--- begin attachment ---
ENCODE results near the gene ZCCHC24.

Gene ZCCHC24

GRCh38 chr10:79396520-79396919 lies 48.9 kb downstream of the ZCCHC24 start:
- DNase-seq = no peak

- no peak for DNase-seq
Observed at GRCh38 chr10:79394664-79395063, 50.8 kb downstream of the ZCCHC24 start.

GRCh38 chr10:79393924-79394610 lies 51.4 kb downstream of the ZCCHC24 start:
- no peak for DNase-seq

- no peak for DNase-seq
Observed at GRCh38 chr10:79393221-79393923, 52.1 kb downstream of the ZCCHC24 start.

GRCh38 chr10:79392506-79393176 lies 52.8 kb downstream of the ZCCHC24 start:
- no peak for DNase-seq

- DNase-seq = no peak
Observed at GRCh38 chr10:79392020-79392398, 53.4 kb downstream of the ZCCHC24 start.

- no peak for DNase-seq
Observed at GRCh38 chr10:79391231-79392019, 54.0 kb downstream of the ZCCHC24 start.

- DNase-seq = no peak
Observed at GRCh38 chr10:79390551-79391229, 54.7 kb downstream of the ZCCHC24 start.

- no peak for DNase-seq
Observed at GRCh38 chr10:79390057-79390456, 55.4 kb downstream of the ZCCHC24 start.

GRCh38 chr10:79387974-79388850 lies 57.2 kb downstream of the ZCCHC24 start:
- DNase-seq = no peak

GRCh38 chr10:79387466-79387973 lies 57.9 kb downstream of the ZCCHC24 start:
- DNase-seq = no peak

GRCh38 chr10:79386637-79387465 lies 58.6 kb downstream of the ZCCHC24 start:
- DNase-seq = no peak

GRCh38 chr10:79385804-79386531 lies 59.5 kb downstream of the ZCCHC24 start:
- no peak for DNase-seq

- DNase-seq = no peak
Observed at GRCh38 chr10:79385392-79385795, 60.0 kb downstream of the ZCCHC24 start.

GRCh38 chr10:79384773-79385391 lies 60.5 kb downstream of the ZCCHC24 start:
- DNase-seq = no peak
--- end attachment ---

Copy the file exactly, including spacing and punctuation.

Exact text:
ENCODE results near the gene ZCCHC24.

Gene ZCCHC24

GRCh38 chr10:79396520-79396919 lies 48.9 kb downstream of the ZCCHC24 start:
- DNase-seq = no peak

- no peak for DNase-seq
Observed at GRCh38 chr10:79394664-79395063, 50.8 kb downstream of the ZCCHC24 start.

GRCh38 chr10:79393924-79394610 lies 51.4 kb downstream of the ZCCHC24 start:
- no peak for DNase-seq

- no peak for DNase-seq
Observed at GRCh38 chr10:79393221-79393923, 52.1 kb downstream of the ZCCHC24 start.

GRCh38 chr10:79392506-79393176 lies 52.8 kb downstream of the ZCCHC24 start:
- no peak for DNase-seq

- DNase-seq = no peak
Observed at GRCh38 chr10:79392020-79392398, 53.4 kb downstream of the ZCCHC24 start.

- no peak for DNase-seq
Observed at GRCh38 chr10:79391231-79392019, 54.0 kb downstream of the ZCCHC24 start.

- DNase-seq = no peak
Observed at GRCh38 chr10:79390551-79391229, 54.7 kb downstream of the ZCCHC24 start.

- no peak for DNase-seq
Observed at GRCh38 chr10:79390057-79390456, 55.4 kb downstream of the ZCCHC24 start.

GRCh38 chr10:79387974-79388850 lies 57.2 kb downstream of the ZCCHC24 start:
- DNase-seq = no peak

GRCh38 chr10:79387466-79387973 lies 57.9 kb downstream of the ZCCHC24 start:
- DNase-seq = no peak

GRCh38 chr10:79386637-79387465 lies 58.6 kb downstream of the ZCCHC24 start:
- DNase-seq = no peak

GRCh38 chr10:79385804-79386531 lies 59.5 kb downstream of the ZCCHC24 start:
- no peak for DNase-seq

- DNase-seq = no peak
Observed at GRCh38 chr10:79385392-79385795, 60.0 kb downstream of the ZCCHC24 start.

GRCh38 chr10:79384773-79385391 lies 60.5 kb downstream of the ZCCHC24 start:
- DNase-seq = no peak